The use of colour within my piece will be a crucial aspect to the overall look and feel of my piece. ‘Color is a common tool used to manipulate audience’s emotions in all genres, especially horror’ (Navarro, 2019). As I would like for it to have a creepy feel, I think that having too much colour would take away from this atmosphere I would like to create. I’d like to take some inspiration from the Vikings opening theme as mentioned earlier, which has quite a monochromatic/limited colour palette which I feel is very effective. This type of colour scheme focuses ‘on a very restricted use of color for dramatic effect. When paired with another color theme it can be extra striking and engaging’ (Stewart, 2017). To achieve this I plan on altering most of the various colour settings during post production editing such as exposure, contrast, saturation, highlights, shadows, temperature and tint, but there will be more of a focus on the saturation and exposure. I then plan on incorporating some autumnal colours throughout the sequence to ensure that it isn’t too monochrome, this will most likely be achieved through adding warm toned colour tints. Since the tints I plan to add will be natural tones they shouldn’t appear too excessive and therefore will still fit in with the aesthetic that I am aiming for. 

Here’s an example of a monochromatic colour palette which I have chosen

Here’s an example of my autumn inspired warm-toned colour palette which I would like to incorporate into my piece to help create contrast


Low key lighting is a very common trope within the horror genre, it ‘creates tension due to its mysterious and dark atmosphere, controlling how much of the surroundings and characters are revealed. It sets the tone, mood and creates a dangerous association with enigma through the shadows and dull shades’ (Austin School of Film, 2019) I certainly intend to use low key lighting within my final sequence as this is definitely the type of mood I would like to create. Low lighting can be partially done by filming in low light, but as I will be filming outdoors, natural lighting and weather conditions will be a very large factor which I cannot control so I will most likely apply the low key lighting during post production, where within After Effects I should be able to manipulate it to the dramatic, dark level I am after but whilst still illuminating important aspects of the scene. 

Still from the TV show Vikings showing how low key lighting can still accentuate features

Still from a Game of Thrones episode which shows low lighting, desaturated colours and high contrast

A photo showing similar lighting and colours to what I am aiming for


The audio is also going to be very important for creating an eerie atmosphere, I would like to find or create an instrumental to go along to my footage, and maybe include some other sounds at relevant moments. I don’t think that I’d like to include a narration over the sequence like I saw in The Twilight Zone opening, as I feel like this may be slightly too distracting for the viewer because I would rather focus more on having lots of mysterious atmosphere within my opening.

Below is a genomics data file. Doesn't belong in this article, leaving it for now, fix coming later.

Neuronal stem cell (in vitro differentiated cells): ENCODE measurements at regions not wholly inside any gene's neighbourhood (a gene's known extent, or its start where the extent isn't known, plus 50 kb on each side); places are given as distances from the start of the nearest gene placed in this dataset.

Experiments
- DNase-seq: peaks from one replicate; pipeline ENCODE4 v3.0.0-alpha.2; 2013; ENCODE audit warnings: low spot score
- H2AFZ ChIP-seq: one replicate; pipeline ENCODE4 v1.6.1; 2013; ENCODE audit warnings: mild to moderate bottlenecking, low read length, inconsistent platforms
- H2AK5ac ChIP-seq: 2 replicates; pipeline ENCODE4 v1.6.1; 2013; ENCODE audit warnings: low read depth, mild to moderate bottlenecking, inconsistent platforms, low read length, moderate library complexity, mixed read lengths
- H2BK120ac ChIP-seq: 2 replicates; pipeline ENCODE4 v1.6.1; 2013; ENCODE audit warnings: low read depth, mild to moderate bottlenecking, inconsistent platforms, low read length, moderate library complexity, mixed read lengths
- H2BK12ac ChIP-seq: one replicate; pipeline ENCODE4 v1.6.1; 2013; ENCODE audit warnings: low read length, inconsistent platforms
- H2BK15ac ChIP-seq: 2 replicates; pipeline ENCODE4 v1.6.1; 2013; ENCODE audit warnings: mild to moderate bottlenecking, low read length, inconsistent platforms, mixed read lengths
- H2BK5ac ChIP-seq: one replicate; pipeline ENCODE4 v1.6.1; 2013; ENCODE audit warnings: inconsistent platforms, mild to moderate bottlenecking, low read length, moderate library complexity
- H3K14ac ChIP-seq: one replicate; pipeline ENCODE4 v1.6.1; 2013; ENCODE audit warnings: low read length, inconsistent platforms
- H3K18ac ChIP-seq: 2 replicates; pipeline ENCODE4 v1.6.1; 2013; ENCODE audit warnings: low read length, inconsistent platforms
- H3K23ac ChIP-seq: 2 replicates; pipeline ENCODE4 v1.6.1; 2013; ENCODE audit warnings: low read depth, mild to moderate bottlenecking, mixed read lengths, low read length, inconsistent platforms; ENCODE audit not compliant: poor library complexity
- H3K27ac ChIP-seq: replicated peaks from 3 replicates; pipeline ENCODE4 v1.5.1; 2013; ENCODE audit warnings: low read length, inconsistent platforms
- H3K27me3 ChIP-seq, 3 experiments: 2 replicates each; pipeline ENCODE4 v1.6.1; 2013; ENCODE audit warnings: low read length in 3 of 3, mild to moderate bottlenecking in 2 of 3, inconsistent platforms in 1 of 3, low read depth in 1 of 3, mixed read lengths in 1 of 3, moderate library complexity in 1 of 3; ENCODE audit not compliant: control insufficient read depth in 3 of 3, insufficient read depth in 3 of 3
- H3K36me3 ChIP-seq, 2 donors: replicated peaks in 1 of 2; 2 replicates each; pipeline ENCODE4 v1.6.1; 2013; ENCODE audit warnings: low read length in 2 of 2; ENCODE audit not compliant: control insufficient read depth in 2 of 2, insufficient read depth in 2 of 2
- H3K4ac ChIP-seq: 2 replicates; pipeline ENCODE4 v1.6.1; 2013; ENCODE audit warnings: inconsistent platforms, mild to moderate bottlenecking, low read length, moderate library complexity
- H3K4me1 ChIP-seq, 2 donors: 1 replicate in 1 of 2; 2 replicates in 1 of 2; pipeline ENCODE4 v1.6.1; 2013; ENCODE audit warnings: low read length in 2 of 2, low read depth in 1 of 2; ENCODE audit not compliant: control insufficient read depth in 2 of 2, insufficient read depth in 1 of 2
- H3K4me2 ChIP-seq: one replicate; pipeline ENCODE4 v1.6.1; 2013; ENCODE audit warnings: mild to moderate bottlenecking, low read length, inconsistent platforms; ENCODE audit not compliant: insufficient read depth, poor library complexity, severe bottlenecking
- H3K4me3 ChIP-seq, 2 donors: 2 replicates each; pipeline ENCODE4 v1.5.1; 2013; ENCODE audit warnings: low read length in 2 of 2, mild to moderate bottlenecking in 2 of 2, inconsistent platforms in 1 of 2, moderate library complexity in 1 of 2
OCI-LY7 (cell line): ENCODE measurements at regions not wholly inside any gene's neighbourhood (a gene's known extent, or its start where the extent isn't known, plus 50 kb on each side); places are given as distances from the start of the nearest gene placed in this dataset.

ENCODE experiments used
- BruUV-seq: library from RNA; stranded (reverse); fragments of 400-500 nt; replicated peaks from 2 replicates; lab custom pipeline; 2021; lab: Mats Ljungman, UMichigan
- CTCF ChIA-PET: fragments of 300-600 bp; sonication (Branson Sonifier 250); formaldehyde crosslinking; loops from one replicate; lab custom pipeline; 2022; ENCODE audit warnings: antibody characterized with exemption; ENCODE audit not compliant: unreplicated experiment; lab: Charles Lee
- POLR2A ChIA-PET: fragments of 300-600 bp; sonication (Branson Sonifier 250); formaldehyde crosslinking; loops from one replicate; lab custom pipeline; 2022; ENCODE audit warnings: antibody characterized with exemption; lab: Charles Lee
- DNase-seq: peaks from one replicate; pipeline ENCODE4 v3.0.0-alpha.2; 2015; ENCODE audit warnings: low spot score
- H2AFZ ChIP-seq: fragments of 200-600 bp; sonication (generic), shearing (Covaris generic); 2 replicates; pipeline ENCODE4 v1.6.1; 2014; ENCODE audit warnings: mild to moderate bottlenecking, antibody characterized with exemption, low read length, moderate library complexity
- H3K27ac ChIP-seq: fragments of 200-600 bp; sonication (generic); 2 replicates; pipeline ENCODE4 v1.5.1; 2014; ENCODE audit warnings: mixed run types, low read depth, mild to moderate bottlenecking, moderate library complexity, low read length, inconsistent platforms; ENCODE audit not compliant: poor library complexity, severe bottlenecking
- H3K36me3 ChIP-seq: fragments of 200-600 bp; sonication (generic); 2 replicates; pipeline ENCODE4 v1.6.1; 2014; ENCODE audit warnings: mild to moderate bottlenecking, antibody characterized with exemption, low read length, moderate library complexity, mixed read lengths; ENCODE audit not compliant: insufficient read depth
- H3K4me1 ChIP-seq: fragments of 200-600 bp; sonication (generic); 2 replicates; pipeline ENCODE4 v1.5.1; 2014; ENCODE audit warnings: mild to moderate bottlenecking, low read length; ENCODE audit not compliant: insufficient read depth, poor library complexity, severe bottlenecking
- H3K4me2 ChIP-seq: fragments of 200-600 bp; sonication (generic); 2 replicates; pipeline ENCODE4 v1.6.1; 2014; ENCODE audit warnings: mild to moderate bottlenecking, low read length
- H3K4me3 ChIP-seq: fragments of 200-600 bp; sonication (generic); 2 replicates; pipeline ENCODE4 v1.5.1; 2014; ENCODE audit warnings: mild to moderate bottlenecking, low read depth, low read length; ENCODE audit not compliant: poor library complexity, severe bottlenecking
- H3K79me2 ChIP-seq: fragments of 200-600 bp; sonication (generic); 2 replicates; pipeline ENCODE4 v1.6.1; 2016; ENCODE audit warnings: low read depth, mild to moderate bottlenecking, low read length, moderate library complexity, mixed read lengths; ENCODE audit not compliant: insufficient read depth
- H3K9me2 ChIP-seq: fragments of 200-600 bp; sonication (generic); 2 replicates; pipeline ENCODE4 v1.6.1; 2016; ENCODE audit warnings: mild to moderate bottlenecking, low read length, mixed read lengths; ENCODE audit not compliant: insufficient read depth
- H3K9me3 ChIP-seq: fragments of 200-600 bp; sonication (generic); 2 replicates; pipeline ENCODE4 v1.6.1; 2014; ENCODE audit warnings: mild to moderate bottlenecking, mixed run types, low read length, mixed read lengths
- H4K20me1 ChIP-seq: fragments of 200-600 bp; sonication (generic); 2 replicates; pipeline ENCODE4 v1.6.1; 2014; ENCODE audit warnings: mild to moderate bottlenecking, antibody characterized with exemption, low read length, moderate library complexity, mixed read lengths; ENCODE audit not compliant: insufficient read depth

Text and Credits:

Since I will be creating a TV opening, I will definitely be including some actor credits and an ending title screen which shows my shows name ‘Fall’, these will be shown throughout the footage and will be animated using some of the typography effects within After Effects. I will need to do some experiments with the various effects to see what I think would work the best within my piece.


Ingram, K (2016) A brief history of TV shows’ opening credit sequences. Available online: [Accessed 12/10/21].

Film Supply (n.d.) The making of history channel’s vikings title sequence. Available online: [Accessed 12/10/21].

Tyler, A (2020) Vikings: who the women in the opening credits are (& what they mean). Available online: [Accessed 12/10/21].

Taylor, C.A (2014) Inside HBO’s Game Of Thrones II: seasons 3 & 4. London: Hachette UK

Scott, J (n.d.) The horror genre explained. Available online: [Accessed 13/10/21].

Booth, M (2021) The importance of atmosphere in horror. Available online: [Accessed 13/10/21].

Navarro, M (2019) From ‘Suspiria’ to ‘Midsommar’: The psychology of color in horror. Available online: [Accessed 29/10/21].  

Stewart, D (2017) Color in video games: How to choose a palette. Available online: [Accessed 24/11/21].

Austin School of Film (2019) How to make your film look cinematic on a budget. Available online: [Accessed 29/10/21].

Video References:

TV-Series-Opening Credits/Intro (2016) Vikings: Season 1 – Opening Credits/Intro [Video]. Available online: [Accessed 12/10/21].

GameofThrones (2011) Official Opening Credits: Game of Thrones (HBO) [Video]. Available online: [Accessed 12/10/21].

justjeff53 (2013) The Twilight Zone ~ 1959 ~ Original Opening Title ~ UPA Animation [Video]. Available online: [Accessed 12/10/21].

Image References:

ArcotRamathorne (2015) Who else watches this show? [Photo]. Available online: [Accessed 13/10/21].

Cramer, M (2017) Into the woods [Photo]. Available online: [Accessed 13/10/21].

This game of thrones (n.d.) The iron throne screencaps [Photo]. Available online: [Accessed 13/10/21].